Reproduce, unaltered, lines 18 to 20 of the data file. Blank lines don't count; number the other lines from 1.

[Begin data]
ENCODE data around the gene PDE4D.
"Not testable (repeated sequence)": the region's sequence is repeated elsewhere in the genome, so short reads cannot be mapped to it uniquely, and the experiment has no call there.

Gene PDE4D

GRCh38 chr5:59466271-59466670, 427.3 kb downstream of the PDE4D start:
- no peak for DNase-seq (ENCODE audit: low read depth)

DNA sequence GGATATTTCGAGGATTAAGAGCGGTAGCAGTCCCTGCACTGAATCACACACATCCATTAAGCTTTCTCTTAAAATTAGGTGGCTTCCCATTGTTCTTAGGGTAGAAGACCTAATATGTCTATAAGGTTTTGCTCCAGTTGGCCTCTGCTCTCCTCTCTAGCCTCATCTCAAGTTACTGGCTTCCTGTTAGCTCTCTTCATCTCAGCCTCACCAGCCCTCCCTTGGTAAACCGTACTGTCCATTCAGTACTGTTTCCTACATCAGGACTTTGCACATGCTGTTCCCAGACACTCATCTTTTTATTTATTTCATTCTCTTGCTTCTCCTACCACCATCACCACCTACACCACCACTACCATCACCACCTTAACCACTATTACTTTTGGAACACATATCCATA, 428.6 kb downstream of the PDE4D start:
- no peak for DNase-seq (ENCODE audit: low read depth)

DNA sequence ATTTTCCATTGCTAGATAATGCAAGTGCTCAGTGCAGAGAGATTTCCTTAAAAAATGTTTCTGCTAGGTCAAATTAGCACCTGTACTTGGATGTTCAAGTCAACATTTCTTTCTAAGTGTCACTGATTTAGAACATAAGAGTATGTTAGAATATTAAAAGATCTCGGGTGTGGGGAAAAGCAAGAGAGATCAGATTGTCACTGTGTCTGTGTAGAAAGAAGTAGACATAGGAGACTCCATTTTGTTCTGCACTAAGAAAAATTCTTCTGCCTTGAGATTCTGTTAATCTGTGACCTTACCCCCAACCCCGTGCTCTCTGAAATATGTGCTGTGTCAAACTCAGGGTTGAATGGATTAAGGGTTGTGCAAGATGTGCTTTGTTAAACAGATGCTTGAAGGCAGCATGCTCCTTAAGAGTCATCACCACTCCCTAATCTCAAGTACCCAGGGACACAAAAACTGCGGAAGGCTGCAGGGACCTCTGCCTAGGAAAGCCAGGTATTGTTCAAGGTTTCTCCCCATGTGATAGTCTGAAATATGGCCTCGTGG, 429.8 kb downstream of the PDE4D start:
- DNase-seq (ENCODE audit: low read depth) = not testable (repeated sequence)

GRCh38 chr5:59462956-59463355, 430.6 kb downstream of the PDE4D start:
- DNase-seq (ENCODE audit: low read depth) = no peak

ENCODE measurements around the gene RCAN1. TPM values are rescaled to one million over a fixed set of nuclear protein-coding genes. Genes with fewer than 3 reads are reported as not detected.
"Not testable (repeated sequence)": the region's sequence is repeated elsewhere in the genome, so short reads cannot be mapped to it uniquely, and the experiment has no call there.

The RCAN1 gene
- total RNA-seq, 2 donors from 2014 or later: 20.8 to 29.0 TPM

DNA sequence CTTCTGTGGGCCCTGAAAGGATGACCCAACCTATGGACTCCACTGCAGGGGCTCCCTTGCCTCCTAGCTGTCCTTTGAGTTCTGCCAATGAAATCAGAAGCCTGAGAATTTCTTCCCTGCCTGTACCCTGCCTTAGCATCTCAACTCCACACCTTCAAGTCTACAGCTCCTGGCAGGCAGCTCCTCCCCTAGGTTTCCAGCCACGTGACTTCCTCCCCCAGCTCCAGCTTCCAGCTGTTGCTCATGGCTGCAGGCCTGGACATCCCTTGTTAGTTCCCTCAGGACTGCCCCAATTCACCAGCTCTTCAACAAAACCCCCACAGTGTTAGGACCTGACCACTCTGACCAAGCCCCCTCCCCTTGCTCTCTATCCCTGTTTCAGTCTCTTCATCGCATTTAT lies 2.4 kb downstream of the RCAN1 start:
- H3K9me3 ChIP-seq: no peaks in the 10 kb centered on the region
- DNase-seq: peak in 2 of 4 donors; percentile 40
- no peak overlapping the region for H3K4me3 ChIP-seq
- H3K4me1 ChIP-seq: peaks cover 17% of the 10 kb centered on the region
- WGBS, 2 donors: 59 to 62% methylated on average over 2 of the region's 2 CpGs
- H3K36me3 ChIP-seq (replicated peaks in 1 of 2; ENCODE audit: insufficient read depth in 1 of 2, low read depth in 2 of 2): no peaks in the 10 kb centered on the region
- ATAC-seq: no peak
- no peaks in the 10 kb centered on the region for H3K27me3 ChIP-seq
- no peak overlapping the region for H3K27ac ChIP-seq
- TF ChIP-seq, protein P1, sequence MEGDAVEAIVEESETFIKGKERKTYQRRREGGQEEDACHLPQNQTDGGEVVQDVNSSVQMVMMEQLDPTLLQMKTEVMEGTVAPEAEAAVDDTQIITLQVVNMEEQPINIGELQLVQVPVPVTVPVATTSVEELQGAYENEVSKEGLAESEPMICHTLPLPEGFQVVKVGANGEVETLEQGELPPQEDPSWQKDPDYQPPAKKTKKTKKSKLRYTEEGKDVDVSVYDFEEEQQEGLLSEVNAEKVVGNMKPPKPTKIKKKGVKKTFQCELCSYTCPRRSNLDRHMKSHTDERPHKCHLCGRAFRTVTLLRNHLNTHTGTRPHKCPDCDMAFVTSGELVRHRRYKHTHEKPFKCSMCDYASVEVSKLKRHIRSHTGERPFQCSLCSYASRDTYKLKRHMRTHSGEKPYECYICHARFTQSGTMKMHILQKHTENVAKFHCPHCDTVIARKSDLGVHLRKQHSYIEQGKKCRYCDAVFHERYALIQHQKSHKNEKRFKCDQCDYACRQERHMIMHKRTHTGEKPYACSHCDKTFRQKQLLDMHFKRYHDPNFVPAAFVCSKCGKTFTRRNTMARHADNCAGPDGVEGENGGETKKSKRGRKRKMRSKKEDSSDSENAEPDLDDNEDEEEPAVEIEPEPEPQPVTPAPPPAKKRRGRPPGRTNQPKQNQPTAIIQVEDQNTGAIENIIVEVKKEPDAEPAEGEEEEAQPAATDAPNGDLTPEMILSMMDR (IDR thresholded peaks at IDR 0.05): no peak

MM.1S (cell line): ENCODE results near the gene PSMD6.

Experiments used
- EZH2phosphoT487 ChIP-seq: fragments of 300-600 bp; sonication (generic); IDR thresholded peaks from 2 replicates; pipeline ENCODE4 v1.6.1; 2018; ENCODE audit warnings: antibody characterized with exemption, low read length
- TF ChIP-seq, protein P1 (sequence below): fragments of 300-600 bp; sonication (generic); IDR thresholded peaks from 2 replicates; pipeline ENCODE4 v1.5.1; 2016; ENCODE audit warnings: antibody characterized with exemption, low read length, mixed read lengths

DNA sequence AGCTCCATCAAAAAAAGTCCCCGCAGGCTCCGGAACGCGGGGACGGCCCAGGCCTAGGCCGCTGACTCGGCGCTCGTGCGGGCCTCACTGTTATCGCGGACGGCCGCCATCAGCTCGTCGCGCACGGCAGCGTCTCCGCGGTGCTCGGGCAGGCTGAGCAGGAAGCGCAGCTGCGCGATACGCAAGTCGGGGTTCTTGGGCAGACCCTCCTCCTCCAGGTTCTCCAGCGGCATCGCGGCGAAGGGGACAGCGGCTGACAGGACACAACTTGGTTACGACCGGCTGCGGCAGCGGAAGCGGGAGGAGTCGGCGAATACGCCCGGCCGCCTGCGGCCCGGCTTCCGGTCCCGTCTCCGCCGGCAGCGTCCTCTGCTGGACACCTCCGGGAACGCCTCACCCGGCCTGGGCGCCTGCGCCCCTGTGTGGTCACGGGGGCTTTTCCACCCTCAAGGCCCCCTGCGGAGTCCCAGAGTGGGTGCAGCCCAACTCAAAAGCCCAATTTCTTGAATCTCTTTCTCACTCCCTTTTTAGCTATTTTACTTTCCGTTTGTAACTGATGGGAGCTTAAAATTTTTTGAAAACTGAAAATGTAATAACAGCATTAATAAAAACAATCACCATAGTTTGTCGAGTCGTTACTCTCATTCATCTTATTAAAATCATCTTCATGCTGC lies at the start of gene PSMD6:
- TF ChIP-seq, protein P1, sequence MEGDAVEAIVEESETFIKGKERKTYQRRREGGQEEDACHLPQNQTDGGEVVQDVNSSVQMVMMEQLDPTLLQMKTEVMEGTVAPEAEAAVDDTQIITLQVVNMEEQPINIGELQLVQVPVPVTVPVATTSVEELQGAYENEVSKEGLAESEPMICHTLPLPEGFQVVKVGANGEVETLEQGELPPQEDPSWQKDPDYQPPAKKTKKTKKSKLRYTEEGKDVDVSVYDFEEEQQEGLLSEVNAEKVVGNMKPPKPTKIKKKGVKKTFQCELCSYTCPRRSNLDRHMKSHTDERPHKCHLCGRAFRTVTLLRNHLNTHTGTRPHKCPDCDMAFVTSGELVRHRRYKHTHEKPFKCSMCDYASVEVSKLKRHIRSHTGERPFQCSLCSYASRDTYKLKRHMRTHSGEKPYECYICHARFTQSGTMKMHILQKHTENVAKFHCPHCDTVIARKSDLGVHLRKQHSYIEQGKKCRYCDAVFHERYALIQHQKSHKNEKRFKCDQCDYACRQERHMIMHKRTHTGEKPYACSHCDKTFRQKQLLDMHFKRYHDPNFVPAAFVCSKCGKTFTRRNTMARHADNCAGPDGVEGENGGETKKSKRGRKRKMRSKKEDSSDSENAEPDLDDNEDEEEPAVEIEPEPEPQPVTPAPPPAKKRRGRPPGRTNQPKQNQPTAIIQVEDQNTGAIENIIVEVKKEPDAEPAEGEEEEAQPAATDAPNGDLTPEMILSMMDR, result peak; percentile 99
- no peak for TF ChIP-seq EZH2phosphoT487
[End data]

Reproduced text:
- DNase-seq: peak in 2 of 4 donors; percentile 40
- no peak overlapping the region for H3K4me3 ChIP-seq
- H3K4me1 ChIP-seq: peaks cover 17% of the 10 kb centered on the region